As we begin the new cycle of reading the Torah, one of the things that strikes me is the magnitude of our parsha. Not only because it contains a description of the creation of the world which of course carries with it a plethora of theological questions, but simply because it is the first parsha. The Torah has messages for us as individuals, as part of Am Yisrael and as human beings. The all encompassing nature of the Torah make it a very hard “book to write”. Where should the Torah begin in its attempt to convey all of these critical lessons. We vest a tremendous amount of importance in the text of the Torah and therefore the way in which the Torah chooses to introduce itself should be seen as a matter of major importance.
This notion is expressed in the famous first comment of Rashi on the Torah:
“R. Yitzchack said: It was not necessary to begin the Torah but with the verse “This month shall be unto you the first month… since this is the first mitzvah that Israel was commanded and what is the reason it begins with Breishit? …”
Before we examine the answer of R. Yitzchack, it is important to point out the underlying assumption in his question. The starting point of the Torah is critical and sets the tone for the rest of the book. The first pesukim hint to us what the very purpose of the Torah is.
Originally he had assumed that the appropriate place to start the Torah would be with the first mitzvah that Am yisrael was commanded, that of Kiddush Ha Chodesh, which appears in Shmot 12:2. This would be the natural place to begin, if the purpose of the Torah was a work of rules and regulations that we must fulfill, mitzvot to be kept and rules of conduct that define us as God’s nation. According to this view the entire book of Beraishit may have historical value and may actually make for fascinating reading but it lacks the ability to “get to the point”- the “point” being, once again the fulfillment of the Mitzvot. We are taught a tremendous amount of lessons in human nature, family rearing, diplomacy and many other engaging episodes but with only a handful of Mitzvot in the entire book it seems to be better suited to be left as Midrash and not part of the actual text of the Torah itself.
Instead we are presented with a different prelude to the Torah, the actual creation of the world by God.
What is this meant to teach us? Asks R Yitzchack.
“…If the nations of the world say to Israel you are robbers because you have seized by force the land of the seven nations, They (Israel) can reply “The entire world belongs to God, He created it, and gave it to whomever it was right in His eyes ,Of His own will He gave it to them, and of His own will he took it from them, and gave it to us.”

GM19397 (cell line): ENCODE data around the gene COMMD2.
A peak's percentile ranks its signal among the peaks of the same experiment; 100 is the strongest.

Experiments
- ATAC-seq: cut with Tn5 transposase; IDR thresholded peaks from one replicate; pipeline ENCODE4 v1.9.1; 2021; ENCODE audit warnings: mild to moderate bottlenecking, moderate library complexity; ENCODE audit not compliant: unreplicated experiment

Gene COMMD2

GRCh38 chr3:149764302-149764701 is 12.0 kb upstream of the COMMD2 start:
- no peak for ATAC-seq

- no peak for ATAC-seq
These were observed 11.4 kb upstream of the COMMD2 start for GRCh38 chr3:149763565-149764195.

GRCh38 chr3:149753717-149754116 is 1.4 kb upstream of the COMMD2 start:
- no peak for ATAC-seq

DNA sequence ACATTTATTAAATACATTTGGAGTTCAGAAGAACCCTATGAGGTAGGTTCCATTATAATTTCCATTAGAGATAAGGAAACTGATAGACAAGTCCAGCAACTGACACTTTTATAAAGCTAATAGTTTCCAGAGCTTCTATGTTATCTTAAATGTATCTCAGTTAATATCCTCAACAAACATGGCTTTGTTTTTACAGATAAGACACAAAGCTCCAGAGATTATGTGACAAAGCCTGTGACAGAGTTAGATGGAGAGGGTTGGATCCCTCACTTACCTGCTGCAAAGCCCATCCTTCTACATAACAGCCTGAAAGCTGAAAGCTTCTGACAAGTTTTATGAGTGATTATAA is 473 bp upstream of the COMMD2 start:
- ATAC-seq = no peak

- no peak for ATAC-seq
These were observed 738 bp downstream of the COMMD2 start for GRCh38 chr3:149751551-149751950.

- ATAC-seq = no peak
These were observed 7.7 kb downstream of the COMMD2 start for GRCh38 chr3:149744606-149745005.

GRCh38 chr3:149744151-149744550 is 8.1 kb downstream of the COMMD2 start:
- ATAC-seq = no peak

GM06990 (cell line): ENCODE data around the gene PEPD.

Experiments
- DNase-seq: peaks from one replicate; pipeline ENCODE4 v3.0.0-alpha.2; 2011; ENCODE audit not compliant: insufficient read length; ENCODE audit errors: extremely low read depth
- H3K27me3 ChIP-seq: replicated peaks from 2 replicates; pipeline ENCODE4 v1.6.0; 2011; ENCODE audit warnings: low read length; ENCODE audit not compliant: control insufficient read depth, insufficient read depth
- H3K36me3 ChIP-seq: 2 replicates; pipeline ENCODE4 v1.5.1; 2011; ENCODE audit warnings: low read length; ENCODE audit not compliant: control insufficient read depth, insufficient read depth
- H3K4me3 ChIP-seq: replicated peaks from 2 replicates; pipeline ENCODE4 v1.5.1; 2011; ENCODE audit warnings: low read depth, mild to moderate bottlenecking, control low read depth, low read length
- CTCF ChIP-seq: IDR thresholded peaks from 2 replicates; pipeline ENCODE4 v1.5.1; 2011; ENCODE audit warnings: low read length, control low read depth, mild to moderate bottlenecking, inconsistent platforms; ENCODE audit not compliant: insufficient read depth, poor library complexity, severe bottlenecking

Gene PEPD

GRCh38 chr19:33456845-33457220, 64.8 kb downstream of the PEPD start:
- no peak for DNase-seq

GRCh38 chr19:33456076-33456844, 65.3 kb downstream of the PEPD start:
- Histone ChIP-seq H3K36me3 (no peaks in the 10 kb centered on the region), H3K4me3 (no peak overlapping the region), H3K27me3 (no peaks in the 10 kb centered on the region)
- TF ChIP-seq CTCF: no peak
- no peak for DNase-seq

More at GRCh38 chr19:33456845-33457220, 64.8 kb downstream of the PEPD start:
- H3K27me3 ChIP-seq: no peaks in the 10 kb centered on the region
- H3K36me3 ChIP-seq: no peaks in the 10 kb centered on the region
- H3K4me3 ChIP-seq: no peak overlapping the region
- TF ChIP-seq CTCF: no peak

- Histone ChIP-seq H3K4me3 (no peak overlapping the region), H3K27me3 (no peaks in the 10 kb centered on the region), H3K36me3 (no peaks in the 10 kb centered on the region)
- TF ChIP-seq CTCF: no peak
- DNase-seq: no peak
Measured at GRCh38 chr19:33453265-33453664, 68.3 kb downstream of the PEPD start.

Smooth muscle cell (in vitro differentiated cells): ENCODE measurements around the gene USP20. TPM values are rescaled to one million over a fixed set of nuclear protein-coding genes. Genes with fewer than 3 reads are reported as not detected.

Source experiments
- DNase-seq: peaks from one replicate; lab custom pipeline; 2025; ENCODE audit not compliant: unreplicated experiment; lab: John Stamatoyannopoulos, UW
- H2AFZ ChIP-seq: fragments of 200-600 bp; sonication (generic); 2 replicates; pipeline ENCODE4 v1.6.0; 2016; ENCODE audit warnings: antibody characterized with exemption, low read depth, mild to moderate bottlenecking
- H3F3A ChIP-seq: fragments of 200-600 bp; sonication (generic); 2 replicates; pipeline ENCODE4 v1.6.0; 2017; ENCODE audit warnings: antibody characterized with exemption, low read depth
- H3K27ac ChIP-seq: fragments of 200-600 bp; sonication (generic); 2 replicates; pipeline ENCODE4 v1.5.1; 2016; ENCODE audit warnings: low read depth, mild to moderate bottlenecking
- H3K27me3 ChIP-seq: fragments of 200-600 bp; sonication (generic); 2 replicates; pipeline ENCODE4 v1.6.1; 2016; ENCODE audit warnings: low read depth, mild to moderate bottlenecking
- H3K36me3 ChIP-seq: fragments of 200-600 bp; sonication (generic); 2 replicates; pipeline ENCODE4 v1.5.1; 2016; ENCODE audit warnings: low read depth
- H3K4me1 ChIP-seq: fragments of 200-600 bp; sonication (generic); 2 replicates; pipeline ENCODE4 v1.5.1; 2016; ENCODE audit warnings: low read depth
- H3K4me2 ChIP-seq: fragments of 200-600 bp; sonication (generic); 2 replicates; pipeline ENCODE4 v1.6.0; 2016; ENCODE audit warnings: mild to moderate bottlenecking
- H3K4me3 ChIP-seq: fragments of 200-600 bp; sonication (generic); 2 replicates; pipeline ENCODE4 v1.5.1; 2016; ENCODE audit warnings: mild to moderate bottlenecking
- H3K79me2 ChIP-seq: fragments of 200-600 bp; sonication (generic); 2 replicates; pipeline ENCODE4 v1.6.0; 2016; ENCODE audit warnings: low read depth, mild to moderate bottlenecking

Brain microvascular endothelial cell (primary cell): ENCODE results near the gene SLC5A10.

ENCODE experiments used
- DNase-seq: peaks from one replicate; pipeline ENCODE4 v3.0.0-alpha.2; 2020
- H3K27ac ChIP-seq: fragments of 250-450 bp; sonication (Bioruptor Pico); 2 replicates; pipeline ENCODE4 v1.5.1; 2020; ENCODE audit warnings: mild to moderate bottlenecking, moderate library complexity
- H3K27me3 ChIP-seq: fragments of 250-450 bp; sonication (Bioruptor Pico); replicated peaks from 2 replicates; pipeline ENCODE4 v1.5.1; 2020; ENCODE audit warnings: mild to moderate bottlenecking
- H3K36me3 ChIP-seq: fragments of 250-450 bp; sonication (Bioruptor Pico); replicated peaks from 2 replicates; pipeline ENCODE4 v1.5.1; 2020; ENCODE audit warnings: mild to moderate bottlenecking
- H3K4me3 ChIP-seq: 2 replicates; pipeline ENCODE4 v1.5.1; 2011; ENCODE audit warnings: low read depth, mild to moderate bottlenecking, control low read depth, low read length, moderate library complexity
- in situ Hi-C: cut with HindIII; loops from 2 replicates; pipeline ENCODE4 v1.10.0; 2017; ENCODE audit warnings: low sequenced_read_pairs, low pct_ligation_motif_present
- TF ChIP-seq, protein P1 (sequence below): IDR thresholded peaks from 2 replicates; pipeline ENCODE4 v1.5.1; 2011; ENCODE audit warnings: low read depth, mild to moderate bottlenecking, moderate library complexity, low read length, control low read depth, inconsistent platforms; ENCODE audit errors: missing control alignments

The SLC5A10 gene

His answer is one that under normal circumstances we might find surprising. He associates the entire story of creation, with all its problematic nature and philosophical pitfalls, with the territorial claim to Eretz Yisrael.
[I say that under normal circumstances this would seem surprising. As I am writing these lines times are a bit less than “normal” and all aspects of our lives are focused on what seems to be a fairly simple concept, our right to Eretz Yisrael. It is significant to note as well the logic in R Yitchack’s argument. He does not claim that we happened upon an uninhabited piece of real estate and are therefore the first to claim it, rather he is quite clearly rooted in the historical reality of the conquest of the land by Yehoshua and the result that this had upon the prior inhabitants of the land. Our claim to Eretz Yisrael is based on a gift and obligation from God, when this gift can be realized, which we will discuss soon. This claim may require a use of force and unfortunately will most likely lead to a certain amount of violence, (despite the calls for peace that were made to the seven nations prior to the entrance into the land as described by the Ramban Devarim 20:10). Needless to say that the UN would not accept such a claim nor would the CNN report it in a understanding manner. I do not however believe that our claim is weakened by those facts, and we should be cautious of adopting values dictated to us by the media which are not in line with the traditional torah perspective.]